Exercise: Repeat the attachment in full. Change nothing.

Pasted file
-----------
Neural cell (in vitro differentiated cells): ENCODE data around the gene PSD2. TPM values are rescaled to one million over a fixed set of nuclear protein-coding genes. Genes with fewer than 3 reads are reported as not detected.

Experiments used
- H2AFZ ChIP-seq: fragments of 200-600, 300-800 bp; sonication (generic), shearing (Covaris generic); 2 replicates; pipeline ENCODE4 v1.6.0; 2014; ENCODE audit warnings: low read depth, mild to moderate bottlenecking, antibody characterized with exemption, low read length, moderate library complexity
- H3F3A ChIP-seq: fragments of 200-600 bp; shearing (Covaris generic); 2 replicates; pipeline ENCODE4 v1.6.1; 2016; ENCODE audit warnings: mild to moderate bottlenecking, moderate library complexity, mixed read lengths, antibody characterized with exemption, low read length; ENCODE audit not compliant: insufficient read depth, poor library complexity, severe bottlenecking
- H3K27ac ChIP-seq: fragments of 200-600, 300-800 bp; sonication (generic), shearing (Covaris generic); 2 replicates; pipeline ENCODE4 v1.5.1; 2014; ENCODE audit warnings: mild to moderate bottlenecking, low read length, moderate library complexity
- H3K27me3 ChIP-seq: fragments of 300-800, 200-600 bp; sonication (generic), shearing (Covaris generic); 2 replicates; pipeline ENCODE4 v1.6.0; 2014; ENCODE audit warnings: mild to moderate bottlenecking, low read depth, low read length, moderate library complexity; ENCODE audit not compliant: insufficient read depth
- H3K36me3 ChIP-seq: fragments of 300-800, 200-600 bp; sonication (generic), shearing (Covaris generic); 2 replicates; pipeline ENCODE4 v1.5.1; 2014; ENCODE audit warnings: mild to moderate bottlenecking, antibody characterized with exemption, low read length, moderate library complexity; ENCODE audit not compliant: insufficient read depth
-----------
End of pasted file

Neural cell (in vitro differentiated cells): ENCODE data around the gene PSD2. TPM values are rescaled to one million over a fixed set of nuclear protein-coding genes. Genes with fewer than 3 reads are reported as not detected.

Experiments used
- H2AFZ ChIP-seq: fragments of 200-600, 300-800 bp; sonication (generic), shearing (Covaris generic); 2 replicates; pipeline ENCODE4 v1.6.0; 2014; ENCODE audit warnings: low read depth, mild to moderate bottlenecking, antibody characterized with exemption, low read length, moderate library complexity
- H3F3A ChIP-seq: fragments of 200-600 bp; shearing (Covaris generic); 2 replicates; pipeline ENCODE4 v1.6.1; 2016; ENCODE audit warnings: mild to moderate bottlenecking, moderate library complexity, mixed read lengths, antibody characterized with exemption, low read length; ENCODE audit not compliant: insufficient read depth, poor library complexity, severe bottlenecking
- H3K27ac ChIP-seq: fragments of 200-600, 300-800 bp; sonication (generic), shearing (Covaris generic); 2 replicates; pipeline ENCODE4 v1.5.1; 2014; ENCODE audit warnings: mild to moderate bottlenecking, low read length, moderate library complexity
- H3K27me3 ChIP-seq: fragments of 300-800, 200-600 bp; sonication (generic), shearing (Covaris generic); 2 replicates; pipeline ENCODE4 v1.6.0; 2014; ENCODE audit warnings: mild to moderate bottlenecking, low read depth, low read length, moderate library complexity; ENCODE audit not compliant: insufficient read depth
- H3K36me3 ChIP-seq: fragments of 300-800, 200-600 bp; sonication (generic), shearing (Covaris generic); 2 replicates; pipeline ENCODE4 v1.5.1; 2014; ENCODE audit warnings: mild to moderate bottlenecking, antibody characterized with exemption, low read length, moderate library complexity; ENCODE audit not compliant: insufficient read depth